During my recent seminar in Geneva, where I was also meeting with the Africa Progress Panel, a couple of members of the audience (which consisted of ambassadors, U.N. staff, civil society and academics) said, “I liked your analysis, but not your conclusions.”
The seminar summarized many of the points I have been making on this blog:
- For the decade before 2008, Africa was experiencing sustained and widespread economic growth, thanks to aid, debt relief, private capital flows, high primary commodity prices, and improved macroeconomic policies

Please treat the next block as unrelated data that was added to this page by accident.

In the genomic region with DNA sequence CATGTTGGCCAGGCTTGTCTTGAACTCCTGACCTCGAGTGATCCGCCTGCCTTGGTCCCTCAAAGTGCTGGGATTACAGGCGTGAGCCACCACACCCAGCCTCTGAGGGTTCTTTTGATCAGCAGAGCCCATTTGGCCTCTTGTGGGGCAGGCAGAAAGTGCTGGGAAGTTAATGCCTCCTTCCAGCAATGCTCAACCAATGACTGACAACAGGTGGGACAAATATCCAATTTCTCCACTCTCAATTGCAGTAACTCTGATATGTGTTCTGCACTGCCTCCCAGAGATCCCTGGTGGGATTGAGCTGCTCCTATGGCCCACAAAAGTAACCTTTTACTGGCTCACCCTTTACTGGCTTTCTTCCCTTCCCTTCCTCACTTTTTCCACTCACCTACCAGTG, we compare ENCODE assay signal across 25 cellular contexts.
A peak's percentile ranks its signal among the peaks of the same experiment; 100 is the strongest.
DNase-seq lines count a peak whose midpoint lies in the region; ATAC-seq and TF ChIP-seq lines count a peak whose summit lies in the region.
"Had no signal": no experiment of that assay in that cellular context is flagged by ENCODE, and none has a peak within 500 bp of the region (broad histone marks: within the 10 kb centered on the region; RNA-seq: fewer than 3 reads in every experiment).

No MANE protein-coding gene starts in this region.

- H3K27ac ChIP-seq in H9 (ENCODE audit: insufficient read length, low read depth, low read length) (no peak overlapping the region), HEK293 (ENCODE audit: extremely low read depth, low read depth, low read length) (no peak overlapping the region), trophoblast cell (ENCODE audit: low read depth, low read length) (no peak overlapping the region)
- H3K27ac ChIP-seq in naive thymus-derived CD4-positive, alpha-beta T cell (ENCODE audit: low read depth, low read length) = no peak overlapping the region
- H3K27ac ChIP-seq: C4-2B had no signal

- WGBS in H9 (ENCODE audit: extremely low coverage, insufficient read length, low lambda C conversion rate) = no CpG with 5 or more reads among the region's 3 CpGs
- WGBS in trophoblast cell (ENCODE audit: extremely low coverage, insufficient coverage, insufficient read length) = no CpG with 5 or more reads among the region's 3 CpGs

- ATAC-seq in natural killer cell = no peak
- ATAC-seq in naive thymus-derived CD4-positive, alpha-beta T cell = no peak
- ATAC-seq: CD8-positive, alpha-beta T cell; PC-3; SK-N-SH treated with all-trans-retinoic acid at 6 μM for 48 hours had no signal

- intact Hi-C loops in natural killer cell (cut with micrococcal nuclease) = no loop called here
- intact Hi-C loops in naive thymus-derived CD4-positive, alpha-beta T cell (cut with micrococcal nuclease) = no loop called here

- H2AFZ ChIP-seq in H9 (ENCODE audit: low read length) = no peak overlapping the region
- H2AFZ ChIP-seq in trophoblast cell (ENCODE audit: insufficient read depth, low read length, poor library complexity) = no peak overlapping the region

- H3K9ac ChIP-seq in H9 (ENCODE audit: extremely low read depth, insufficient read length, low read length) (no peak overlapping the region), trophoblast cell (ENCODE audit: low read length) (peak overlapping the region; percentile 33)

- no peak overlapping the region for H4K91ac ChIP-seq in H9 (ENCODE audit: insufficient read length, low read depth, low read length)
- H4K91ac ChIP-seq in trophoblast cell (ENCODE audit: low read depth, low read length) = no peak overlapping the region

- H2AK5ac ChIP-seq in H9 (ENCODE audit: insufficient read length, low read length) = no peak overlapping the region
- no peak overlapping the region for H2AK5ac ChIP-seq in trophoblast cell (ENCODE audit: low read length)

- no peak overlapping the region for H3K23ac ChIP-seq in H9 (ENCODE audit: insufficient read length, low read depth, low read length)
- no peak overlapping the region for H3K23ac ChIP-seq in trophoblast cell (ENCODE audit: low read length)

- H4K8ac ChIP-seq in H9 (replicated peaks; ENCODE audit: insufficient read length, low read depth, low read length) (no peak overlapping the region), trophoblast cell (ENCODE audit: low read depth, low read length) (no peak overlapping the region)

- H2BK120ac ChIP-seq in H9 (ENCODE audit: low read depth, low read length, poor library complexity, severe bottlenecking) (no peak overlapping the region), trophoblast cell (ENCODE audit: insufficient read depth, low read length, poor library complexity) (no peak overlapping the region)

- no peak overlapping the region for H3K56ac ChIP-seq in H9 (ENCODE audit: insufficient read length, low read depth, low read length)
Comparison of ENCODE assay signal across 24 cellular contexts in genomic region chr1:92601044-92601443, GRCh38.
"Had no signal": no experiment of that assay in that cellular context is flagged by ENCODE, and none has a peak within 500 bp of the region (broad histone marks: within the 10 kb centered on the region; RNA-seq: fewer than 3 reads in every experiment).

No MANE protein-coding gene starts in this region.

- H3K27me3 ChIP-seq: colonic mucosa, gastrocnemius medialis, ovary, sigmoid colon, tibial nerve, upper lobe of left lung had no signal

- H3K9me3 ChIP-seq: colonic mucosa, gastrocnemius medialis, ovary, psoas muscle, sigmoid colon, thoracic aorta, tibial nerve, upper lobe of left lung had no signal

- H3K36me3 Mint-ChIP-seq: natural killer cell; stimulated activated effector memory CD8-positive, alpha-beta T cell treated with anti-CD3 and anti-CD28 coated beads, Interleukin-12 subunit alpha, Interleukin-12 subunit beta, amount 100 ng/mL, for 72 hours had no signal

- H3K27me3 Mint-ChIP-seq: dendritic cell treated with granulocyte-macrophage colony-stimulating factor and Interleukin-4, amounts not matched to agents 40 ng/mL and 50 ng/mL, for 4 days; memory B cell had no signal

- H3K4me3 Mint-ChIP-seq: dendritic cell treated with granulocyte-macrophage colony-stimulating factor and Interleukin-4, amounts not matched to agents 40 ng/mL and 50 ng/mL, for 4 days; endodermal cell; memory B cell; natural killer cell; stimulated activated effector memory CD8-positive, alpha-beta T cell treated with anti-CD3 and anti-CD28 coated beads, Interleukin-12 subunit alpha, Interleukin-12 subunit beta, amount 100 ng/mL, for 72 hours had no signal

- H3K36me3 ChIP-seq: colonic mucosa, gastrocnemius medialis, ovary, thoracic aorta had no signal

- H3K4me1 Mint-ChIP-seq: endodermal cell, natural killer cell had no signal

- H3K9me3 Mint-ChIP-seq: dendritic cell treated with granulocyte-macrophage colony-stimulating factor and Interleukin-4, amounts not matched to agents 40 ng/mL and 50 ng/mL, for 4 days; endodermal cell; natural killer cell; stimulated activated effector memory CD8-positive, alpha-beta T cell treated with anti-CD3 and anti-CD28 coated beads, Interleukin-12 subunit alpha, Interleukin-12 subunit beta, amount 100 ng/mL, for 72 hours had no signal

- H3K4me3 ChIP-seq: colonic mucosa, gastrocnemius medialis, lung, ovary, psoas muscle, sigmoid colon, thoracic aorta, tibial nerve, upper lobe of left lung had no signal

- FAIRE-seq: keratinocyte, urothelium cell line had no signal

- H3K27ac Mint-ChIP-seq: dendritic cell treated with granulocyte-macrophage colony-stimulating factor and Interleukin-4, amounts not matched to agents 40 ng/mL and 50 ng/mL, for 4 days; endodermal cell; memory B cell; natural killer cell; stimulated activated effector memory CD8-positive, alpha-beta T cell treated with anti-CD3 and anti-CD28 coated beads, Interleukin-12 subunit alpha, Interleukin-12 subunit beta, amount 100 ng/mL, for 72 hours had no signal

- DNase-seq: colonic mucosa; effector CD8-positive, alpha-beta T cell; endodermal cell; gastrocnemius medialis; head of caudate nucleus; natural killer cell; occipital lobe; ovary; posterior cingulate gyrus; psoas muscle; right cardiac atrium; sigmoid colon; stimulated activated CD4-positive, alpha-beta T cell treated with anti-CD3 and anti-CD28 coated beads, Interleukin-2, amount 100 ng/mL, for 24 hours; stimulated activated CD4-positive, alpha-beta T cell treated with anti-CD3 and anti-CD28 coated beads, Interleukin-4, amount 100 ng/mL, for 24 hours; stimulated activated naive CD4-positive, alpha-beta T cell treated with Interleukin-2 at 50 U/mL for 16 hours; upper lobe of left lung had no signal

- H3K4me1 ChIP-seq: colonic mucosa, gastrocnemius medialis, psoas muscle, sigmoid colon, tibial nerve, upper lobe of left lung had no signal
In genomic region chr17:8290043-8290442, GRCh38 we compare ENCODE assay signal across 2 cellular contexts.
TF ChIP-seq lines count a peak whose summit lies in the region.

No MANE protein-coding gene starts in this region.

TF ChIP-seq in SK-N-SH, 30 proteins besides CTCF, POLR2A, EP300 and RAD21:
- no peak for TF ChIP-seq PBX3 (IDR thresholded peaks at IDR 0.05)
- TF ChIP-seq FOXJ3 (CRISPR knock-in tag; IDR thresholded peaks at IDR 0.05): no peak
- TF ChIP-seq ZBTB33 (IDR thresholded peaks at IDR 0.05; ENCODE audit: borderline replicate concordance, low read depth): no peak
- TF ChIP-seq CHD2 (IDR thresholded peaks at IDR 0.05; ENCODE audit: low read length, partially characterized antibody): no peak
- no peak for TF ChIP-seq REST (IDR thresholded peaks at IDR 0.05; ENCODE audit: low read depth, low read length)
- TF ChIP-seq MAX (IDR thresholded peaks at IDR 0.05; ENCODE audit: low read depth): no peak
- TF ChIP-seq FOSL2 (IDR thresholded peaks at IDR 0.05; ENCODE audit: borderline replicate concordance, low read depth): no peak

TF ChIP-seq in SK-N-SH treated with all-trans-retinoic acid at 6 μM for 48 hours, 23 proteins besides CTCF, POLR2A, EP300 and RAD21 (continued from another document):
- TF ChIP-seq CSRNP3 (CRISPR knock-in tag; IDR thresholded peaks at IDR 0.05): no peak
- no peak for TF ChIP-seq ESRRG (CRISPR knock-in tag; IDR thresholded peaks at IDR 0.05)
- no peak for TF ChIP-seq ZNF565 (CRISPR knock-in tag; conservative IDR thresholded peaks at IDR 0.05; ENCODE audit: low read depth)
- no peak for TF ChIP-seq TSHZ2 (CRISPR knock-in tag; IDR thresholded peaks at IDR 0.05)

- Despite being the least integrated region, Africa was perhaps the worst hit by the global crisis
- Contrary to some people’s fears, African governments continued to pursue prudent economic policies during the crisis—even though the visible payoffs to these policies (growth and poverty reduction) had suddenly diminished
- Conclusion: Economic policy in Africa, which had been improving before the crisis, and either stayed on course or improved during the crisis, has never been better.
Since my conclusion followed directly from the analysis, I had three possible explanations for the reaction mentioned above: